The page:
Adirondack Fishery Research Program

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PEOPLE

Cliff Kraft, Director of Adirondack Fishery Research Program
I study ecosystem interactions that influence the management of freshwater fish populations in lakes and rivers -- with an emphasis on Adirondack ecosystems. My research efforts involve large-scale and small-scale experimental manipulations, as well as taking advantage of natural experiments that can help identify key ecosystem processes.
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Dan Josephson, Research Associate
I have worked for Cornell University in association with the Adirondack Fishery Research Program (AFRP) for 37 years. I manage the Little Moose Field Station which is the base of operations for the AFRP. My current research focuses on ecological processes and management practices to restore, conserve, and protect native fish populations in Adirondack waters - with a primary interest in native brook trout, lake trout, and round whitefish.
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Kurt Jirka, Research Support Specialist
I provide research support for ecological investigations related to coldwater fisheries and other aquatic resources. Recent work has included characterization of smallmouth bass and brook trout diets, zooplankton community response to improving lake pH, analysis of age and growth in wild brook trout populations, and evaluating the biological condition of aquatic macroinvertebrates in an Adirondack watershed.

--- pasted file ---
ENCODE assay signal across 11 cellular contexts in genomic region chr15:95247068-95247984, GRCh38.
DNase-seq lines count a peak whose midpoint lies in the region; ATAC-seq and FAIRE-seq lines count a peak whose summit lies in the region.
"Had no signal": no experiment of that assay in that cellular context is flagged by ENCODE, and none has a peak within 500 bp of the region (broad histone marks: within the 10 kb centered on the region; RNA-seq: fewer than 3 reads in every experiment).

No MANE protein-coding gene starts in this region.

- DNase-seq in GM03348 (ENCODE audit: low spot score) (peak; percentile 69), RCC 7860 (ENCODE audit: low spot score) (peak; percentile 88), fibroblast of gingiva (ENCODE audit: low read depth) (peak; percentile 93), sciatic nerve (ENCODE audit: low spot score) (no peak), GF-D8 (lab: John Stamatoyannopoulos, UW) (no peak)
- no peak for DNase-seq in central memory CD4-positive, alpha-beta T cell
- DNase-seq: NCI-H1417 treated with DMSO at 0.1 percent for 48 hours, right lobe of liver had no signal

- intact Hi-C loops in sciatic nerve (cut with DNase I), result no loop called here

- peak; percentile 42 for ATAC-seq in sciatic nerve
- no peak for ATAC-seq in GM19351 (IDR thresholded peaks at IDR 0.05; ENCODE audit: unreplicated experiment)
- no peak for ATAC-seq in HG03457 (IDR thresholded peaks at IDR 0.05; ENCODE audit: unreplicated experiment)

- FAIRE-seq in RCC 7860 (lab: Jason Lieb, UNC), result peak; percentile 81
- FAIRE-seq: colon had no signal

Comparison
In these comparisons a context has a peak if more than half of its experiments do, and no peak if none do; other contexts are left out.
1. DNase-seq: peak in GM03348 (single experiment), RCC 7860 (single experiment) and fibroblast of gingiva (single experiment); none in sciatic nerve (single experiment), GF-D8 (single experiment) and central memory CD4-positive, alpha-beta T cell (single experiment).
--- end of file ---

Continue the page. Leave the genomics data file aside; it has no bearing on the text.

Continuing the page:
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Eileen Randall, Research Technician
I provide research support for investigations of processes that influence coldwater fisheries and aquatic ecosystems. Areas of expertise include fish ageing, fish population sampling, native trout habitat characterization and evaluation, and fisheries photography/videography.
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Binbin Wang, Graduate Student
My research is focusing on nutrient limitation by algae in freshwaters, relationships between thiamine content in waters and algal communities, and the determination of thiamine in natural waters.
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Ben Marcy-Quay, Graduate Student
I study the dynamics of recovering salmonid populations in the Adirondacks with a focus on movement – both how it affects these processes and how it can be incorporated into population models. I'm also particularly interested in using modern technology to develop and improve fisheries research techniques.
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Mariah Meek, Post-Doctoral Associate
My primary research interests are in the ecological and evolutionary processes that generate and maintain diversity within and among populations, with an emphasis on applying an understanding of these patterns and processes to problems in conservation and management. I am studying the effects of local adaptation and thermal stress in brook trout to gain a better understanding of how these two forces will intersect to drive changes in populations under climate change.
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Roxanne Razavi, Post-Doctoral Fellow
I study anthropogenic stressors on freshwaters – specifically how pollutants are transferred through aquatic food webs or can affect freshwater ecosystem structure and function. My current research focuses on the dynamics of mercury bioaccumulation in the Finger Lakes and tributaries.
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